Discussion

Comparison of Nystagmus in Darkness After Prolonged Smooth Pursuit and Optokinetic Tracking

Previous studies have reported that background movements of the whole visual field while the eyes remained fixed on a stationary central target led to afternystagmus in darkness with slow phase eye movements in the opposite direction of the preceding background movement (49, 50). This suggested that, without eye movement, a large field of motion in the visual background is sufficient to induce an afternystagmus similar to negative OKAN. In contrast, eye tracking of a single moving target with a dark background led to afternystagmus of smooth pursuit in the subsequent dark condition, in which the eyes moved in the same direction as the previous moving target (29, 51). This behavior depends mainly upon eye movements, and not retinal slip, as the high gain of the smooth-pursuit tracking of a small moving target minimizes the retinal slip. We propose that this negative OKAN in darkness is an outcome of a sensory adaptation triggered by the retinal slip of a large moving field during a sustained period of optokinetic stimulation. Conversely, continued eye tracking by the smooth-pursuit system leads to a motor adaptation that yields an aftereffect of continuing eye movements in the same direction in darkness.

Negative OKAN has been previously documented in both animal and human subjects, albeit with evident variability in study designs and methods. However, with binocular viewing conditions we did not observe any negative OKAN in our healthy subject tested up to and after a 15-min optokinetic stimulation period with our experimental apparatus, instead, we observed a long-lasting positive afternystagmus (data not shown). We deduce that whilst sitting inside the optokinetic drum, our healthy subject tended to fixate sharp borders of the vertical stripes with the fovea, thus, the smooth pursuit overshadowed the optokinetic behavior during the drum rotation. In this situation, afternystagmus of smooth pursuit most likely masked the negative OKAN. Under monocular viewing conditions while tracking the stripes of the optokinetic drum, a representative healthy subject displayed afternystagmus with markedly reduced velocity in the same direction (Figures 4B,D). In contrast to the healthy subject, the INS patient exhibited afternystagmus in the opposite direction (Figures 3B,D).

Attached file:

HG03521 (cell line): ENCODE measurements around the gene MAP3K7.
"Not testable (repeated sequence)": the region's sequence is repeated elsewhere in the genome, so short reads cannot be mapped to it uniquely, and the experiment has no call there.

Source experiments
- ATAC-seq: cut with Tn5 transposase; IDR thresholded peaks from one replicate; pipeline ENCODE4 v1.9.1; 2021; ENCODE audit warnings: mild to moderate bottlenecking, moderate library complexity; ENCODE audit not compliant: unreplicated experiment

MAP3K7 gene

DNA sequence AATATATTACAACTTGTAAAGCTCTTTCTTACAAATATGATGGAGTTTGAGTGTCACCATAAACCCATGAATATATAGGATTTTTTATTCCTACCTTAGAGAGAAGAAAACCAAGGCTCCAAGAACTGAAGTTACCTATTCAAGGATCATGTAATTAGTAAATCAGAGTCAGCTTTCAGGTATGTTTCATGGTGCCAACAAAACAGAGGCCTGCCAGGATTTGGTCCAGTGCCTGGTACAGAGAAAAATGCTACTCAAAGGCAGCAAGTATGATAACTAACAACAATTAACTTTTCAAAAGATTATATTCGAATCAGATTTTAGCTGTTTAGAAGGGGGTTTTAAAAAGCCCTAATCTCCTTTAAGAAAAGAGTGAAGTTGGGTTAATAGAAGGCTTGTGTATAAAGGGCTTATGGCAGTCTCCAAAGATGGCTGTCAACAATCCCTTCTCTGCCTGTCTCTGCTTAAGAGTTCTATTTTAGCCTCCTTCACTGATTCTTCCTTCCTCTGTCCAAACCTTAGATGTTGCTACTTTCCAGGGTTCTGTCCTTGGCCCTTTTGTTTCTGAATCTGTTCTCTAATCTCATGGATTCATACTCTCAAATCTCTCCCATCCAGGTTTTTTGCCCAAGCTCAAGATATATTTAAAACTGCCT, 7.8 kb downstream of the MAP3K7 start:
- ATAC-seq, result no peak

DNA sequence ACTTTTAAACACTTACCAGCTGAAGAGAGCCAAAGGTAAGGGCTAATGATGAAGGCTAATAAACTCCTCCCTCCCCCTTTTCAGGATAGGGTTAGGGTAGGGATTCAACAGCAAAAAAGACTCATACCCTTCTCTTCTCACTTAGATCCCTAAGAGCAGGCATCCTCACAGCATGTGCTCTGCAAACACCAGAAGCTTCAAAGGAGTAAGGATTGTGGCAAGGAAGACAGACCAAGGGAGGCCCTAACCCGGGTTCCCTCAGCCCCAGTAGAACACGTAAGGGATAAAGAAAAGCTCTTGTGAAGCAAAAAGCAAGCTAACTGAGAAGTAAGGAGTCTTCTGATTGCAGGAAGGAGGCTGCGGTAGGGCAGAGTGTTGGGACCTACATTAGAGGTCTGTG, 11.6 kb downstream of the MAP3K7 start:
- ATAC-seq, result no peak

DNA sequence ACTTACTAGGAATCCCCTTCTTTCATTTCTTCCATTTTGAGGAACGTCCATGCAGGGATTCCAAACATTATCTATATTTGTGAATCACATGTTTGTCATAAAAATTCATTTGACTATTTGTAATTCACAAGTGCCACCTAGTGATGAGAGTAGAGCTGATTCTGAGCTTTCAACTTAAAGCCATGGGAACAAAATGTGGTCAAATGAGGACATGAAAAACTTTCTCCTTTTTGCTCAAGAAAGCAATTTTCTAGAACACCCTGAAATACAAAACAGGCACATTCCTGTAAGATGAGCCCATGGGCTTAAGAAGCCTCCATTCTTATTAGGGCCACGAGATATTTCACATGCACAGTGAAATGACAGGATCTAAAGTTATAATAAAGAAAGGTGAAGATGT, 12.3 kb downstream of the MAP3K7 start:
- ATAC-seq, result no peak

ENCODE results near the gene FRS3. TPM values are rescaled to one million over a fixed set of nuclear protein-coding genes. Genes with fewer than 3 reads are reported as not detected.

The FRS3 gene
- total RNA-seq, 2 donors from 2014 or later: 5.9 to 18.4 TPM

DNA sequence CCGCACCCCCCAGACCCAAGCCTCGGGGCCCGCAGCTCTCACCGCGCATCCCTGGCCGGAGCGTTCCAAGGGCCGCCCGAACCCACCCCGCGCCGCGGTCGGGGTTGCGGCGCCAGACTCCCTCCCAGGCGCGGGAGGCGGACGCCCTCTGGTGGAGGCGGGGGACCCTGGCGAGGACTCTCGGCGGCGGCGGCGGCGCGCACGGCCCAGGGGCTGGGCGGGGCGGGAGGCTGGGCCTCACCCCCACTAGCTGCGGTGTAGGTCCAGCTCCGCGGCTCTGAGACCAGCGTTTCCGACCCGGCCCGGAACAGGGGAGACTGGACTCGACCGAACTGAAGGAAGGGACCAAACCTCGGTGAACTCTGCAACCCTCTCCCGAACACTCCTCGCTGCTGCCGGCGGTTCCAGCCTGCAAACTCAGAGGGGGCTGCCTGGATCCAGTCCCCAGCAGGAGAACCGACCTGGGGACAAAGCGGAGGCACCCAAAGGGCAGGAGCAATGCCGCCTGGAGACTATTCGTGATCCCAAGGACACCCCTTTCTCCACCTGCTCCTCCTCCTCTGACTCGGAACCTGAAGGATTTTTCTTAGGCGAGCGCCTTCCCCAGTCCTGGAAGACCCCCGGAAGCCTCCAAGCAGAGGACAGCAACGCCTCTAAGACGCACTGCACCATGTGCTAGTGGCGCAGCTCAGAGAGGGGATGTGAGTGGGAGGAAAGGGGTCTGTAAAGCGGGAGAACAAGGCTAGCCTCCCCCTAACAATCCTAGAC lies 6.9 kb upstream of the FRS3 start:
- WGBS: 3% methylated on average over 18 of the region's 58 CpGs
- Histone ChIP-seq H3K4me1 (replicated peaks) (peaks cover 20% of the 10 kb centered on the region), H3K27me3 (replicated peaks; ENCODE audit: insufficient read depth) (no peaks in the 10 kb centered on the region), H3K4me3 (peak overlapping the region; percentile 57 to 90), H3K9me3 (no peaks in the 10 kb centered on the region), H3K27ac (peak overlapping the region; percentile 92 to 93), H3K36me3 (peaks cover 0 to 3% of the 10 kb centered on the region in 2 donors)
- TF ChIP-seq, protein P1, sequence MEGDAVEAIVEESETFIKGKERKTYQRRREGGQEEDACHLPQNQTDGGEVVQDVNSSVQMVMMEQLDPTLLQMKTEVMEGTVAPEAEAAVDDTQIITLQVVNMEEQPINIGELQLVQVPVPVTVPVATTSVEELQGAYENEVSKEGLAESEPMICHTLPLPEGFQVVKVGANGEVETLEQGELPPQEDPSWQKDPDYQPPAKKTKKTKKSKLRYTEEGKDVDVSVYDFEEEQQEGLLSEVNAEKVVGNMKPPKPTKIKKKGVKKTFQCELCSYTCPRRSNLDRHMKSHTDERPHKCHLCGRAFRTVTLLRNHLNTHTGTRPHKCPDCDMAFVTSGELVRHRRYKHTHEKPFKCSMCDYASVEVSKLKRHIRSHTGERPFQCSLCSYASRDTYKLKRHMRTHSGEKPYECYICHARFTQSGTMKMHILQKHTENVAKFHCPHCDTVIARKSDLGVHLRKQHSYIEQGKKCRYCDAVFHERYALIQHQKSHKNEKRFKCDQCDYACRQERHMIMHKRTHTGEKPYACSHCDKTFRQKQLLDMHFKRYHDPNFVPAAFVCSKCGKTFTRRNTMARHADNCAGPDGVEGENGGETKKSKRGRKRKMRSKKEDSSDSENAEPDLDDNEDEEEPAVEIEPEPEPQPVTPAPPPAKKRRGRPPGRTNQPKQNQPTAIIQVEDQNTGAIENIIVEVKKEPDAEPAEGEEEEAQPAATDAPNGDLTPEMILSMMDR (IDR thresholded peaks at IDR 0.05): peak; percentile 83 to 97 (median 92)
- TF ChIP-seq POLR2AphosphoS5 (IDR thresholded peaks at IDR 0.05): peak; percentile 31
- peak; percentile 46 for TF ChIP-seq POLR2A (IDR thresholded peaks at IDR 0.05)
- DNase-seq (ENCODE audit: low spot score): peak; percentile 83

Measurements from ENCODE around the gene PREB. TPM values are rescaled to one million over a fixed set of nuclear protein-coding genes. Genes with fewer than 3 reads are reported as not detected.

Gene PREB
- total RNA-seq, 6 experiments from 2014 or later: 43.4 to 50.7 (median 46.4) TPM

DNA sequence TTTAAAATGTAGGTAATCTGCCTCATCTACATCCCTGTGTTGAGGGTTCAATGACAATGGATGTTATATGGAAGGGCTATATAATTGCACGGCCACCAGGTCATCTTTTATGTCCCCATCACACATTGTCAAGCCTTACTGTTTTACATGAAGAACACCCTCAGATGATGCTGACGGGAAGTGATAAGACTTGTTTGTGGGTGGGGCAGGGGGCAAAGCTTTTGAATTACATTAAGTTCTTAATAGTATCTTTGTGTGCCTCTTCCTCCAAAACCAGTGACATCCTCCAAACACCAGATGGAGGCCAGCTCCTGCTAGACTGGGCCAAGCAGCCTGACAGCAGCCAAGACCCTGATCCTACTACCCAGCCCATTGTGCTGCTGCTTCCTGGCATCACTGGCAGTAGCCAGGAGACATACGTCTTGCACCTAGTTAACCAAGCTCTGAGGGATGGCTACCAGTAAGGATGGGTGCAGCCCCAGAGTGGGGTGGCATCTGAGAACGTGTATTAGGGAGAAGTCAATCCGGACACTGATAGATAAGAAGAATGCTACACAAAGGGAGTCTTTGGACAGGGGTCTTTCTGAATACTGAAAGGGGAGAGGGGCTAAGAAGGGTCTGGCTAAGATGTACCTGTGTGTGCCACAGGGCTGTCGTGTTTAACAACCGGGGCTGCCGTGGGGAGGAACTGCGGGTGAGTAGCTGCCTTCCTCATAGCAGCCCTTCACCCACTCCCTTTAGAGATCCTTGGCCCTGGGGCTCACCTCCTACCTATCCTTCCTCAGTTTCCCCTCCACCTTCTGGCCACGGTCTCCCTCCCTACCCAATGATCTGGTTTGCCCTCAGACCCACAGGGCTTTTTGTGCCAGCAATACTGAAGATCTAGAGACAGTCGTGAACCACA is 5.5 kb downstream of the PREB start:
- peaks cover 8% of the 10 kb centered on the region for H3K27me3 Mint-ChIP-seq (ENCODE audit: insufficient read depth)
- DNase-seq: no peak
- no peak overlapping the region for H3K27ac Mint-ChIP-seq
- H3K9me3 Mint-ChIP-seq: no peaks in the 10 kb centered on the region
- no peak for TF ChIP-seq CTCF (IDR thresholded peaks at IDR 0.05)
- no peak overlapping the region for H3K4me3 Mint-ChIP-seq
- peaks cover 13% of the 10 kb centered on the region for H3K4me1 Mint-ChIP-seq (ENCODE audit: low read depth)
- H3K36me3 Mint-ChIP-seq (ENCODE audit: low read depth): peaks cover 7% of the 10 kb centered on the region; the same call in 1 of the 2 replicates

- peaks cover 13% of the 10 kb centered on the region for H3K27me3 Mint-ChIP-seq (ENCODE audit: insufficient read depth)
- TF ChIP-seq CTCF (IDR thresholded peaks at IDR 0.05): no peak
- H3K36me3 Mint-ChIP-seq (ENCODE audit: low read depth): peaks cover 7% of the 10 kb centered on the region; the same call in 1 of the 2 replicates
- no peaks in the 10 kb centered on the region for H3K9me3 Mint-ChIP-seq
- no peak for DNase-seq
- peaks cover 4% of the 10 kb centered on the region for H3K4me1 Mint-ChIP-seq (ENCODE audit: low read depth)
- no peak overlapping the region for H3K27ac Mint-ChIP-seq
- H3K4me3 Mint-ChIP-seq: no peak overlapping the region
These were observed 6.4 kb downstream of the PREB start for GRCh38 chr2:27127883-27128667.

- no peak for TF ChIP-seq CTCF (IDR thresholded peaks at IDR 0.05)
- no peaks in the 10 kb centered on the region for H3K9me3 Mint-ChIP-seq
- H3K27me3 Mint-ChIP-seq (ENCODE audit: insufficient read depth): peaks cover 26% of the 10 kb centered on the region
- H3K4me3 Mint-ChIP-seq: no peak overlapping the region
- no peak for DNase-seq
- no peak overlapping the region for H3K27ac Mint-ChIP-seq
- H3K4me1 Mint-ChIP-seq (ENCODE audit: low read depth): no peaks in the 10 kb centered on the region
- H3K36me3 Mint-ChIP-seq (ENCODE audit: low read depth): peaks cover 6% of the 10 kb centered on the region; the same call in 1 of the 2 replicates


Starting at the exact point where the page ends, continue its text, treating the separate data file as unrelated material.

Previous studies have reported that background movements of the whole visual field whilst the eyes remained fixed on a stationary central target led to afternystagmus in darkness with slow phase eye movements in the opposite direction of the preceding background movement (49, 50). This suggested that, without eye movement, a large field of motion in the visual background is sufficient to induce an afternystagmus similar to negative OKAN. In contrast, eye tracking of a single moving target with a dark background led to afternystagmus of smooth pursuit in the subsequent dark condition, in which the eyes moved in the same direction as the previous moving target (29, 51). This behavior depends mainly upon eye movements, and not retinal slip, as the high gain of the smooth-pursuit tracking of a small moving target minimizes the retinal slip. We propose that this negative OKAN in darkness is an outcome of a sensory adaptation triggered by the retinal slip of a large moving field during a sustained period of optokinetic stimulation. Conversely, continued eye tracking by the smooth-pursuit system leads to a motor adaptation that yields an aftereffect of continuing eye movements in the same direction in darkness.